It’s been said that how you spend the first two hours of your day determines how the rest of your day will go. Thankfully that’s not always true, as we can choose at any moment to re-set, think different thoughts, keep calm and get to work.
But having a plan to begin the day can help smooth the way for a good one. We usually begin our homeschool day with Morning Time. The ideas could be adapted for families whose children attend school away from home—it would just happen in the car and the time slot would be shorter.
The whole idea behind Morning Time is to get everyone on the same page. It marks the beginning of the school day, so no drifting in and out with an unsure start. It’s a great way to get some extras like poetry memorization into the schedule fairly painlessly.
And let’s face it, no matter how the rest of the day goes, you’ll feel good that you accomplished Morning Time.
I have a thin Morning Time 3-ring notebook. When I’m really organized there is a checklist at the front for each week. Needless to say, there is often no updated checklist. Oh, well. The rest of the notebook contains memory lists and questions.
Here are some things we have done during Morning Time (not all at the same time!):
Overview of the day’s schedule, including any appointments or events
Give out reading assignments for the week on Monday
- Preamble to the Constitution
- Continents and Oceans
- Days of the Week
- Months of the Year
- History and literature quotations
- Science topics
Civics (using a list of questions from the U.S. Citizenship exam, containing questions and answers about government, 3 questions per day): Quick Civics Lessons
Group reading of the week’s unit study information
Group discussion for the week’s history topic
And our favorite part: reading aloud
For many years we saved reading aloud for “later” when things like math and writing were done, often waiting until little ones were taking a nap. The problem was that the temptation to get on with the busy-ness of the rest of the day often bumped out reading aloud.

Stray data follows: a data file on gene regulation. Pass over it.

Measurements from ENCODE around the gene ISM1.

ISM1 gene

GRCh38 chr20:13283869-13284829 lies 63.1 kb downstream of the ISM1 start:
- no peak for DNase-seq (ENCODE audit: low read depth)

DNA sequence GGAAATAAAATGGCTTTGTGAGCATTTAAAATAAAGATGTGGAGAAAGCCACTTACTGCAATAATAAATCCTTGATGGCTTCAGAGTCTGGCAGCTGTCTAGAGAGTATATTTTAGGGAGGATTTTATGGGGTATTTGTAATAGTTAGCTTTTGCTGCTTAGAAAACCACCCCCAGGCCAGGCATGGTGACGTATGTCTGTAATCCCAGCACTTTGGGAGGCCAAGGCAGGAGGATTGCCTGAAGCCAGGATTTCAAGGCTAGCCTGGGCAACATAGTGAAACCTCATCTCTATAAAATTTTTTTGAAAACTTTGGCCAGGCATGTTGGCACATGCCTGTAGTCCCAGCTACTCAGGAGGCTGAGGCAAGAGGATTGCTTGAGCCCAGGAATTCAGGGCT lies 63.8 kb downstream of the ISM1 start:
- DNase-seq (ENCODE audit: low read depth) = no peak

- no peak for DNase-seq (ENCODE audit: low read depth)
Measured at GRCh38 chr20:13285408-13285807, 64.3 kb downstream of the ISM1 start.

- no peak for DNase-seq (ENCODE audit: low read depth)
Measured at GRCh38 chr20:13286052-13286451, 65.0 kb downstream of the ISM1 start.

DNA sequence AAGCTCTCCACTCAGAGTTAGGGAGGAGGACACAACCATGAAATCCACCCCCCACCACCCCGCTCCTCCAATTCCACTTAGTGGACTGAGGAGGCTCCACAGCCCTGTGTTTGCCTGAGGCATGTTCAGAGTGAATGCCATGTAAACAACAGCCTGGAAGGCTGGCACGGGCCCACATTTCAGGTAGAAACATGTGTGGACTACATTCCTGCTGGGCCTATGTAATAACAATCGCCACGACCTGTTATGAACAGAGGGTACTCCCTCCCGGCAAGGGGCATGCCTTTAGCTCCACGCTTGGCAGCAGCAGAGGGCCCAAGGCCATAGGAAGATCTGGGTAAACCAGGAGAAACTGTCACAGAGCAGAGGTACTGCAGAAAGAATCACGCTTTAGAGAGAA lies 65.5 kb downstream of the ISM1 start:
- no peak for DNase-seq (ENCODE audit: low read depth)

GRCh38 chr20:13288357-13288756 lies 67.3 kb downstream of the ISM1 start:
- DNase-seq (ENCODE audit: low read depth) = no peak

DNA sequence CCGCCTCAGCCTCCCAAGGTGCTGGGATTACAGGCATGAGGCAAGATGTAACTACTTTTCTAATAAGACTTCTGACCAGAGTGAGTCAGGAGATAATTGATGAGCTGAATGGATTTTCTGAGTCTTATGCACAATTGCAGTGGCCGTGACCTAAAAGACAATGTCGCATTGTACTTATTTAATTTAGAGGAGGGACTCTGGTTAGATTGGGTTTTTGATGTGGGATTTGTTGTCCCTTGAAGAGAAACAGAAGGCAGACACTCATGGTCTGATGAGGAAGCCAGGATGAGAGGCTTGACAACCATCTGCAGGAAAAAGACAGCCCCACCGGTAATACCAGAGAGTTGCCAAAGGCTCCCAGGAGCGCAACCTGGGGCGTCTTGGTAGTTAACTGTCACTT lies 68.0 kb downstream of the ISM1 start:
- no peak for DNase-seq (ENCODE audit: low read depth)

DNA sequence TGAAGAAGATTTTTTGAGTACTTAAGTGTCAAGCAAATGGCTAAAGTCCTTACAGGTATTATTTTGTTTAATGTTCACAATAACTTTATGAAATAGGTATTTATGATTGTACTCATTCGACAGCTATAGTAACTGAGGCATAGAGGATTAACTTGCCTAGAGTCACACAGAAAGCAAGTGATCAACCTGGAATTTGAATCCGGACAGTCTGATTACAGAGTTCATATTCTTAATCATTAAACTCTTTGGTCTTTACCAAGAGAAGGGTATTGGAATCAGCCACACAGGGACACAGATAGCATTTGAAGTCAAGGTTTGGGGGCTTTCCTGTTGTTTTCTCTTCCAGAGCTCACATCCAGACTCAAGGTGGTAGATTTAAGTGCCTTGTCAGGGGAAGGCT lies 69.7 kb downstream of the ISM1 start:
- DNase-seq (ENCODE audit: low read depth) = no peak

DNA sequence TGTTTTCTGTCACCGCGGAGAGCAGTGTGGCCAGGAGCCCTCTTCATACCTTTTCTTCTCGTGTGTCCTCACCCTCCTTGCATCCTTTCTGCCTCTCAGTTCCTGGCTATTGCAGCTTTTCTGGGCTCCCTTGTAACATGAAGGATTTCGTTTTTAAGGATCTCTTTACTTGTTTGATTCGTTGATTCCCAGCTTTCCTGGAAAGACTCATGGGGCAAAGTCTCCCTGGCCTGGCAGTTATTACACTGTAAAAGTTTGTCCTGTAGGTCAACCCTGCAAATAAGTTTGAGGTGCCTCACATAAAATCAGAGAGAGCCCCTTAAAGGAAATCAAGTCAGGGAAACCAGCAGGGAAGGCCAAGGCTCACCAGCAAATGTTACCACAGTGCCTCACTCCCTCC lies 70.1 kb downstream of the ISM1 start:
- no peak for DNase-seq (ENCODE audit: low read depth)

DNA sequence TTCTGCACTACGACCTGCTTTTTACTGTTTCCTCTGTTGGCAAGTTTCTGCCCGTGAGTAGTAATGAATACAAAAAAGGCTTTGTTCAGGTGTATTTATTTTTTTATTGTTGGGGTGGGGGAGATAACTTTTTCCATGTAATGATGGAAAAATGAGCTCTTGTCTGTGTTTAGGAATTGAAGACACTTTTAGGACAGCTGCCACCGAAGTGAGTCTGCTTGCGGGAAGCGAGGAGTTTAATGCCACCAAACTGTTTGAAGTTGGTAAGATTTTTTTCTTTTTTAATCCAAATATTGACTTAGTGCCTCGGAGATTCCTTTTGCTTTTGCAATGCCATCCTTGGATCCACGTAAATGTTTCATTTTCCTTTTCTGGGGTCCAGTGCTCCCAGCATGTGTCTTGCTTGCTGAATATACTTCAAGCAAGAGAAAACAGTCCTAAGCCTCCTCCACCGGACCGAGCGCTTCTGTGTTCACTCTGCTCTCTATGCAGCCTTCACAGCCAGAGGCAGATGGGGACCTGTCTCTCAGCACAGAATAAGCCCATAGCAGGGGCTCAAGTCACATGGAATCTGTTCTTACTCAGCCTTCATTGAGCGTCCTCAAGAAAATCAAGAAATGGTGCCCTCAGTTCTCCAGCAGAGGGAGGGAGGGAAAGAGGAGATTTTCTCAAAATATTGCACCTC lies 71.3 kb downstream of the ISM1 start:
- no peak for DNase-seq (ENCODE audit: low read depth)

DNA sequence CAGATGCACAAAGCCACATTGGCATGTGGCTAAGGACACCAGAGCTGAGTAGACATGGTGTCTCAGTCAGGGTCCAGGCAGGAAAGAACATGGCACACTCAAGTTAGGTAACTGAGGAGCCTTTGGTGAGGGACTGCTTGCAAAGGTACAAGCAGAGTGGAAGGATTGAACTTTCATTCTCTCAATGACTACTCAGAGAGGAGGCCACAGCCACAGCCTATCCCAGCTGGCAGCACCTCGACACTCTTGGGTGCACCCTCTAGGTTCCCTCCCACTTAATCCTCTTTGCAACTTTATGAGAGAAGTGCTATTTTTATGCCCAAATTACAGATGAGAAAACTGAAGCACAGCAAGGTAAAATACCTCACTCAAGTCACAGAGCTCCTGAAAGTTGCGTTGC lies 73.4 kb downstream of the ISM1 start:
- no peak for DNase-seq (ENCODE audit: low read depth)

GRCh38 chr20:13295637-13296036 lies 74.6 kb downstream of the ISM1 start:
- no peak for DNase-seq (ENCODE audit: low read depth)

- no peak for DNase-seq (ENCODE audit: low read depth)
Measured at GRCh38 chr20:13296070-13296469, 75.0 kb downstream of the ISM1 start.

Bedtime read alouds never did work well for us. Twenty-five years of pregnancy, nursing babies and busy toddlers kept me pretty tired by bedtime and the last thing I wanted to do at night was more “school-y” stuff.
Several years ago I realized that reading aloud was one of the cornerstones of our educational philosophy. So it moved to first place in the day, to make sure it got done, and it has worked beautifully. We usually read something related to the time period we’re studying. If a book turns out to be boring or difficult, we set it aside.
Morning Time gives shape to our days. In the winter, a cozy fire in the fireplace and hot chocolate adds bonus points. Morning Time takes place just after morning chores, so the house is tidy and everyone is dressed, although it’s doubtful that everyone’s teeth are brushed.
Keep Morning Time simple and realistic. If it drags out too long, the natives will get restless. Spend only about five minutes on memorization of poetry. The smaller memorization projects will be even shorter.
After reading about our history topic, we spend about 45 minutes to an hour on the current read aloud.
At the end of Morning Time, everyone scatters to their independent work. Some may have begun before Morning Time while they were waiting for everyone to gather and Mom to get herself together. I start working with the youngest child and then the next. The homeschool day is in full swing.
If we have no target, we’ll definitely hit nothing. Morning Time is a great way to target your morning for a productive school day, with added educational benefit. You’ll be surprised how much five minutes a day adds up. Make a simple plan, gather the troops and start your day together!
Did this spark some ideas for your Morning Time? Leave a comment and share with us!
Note: It has been brought to my attention that another blog has resources for Morning Time. Here’s a link for further reading: Morning Time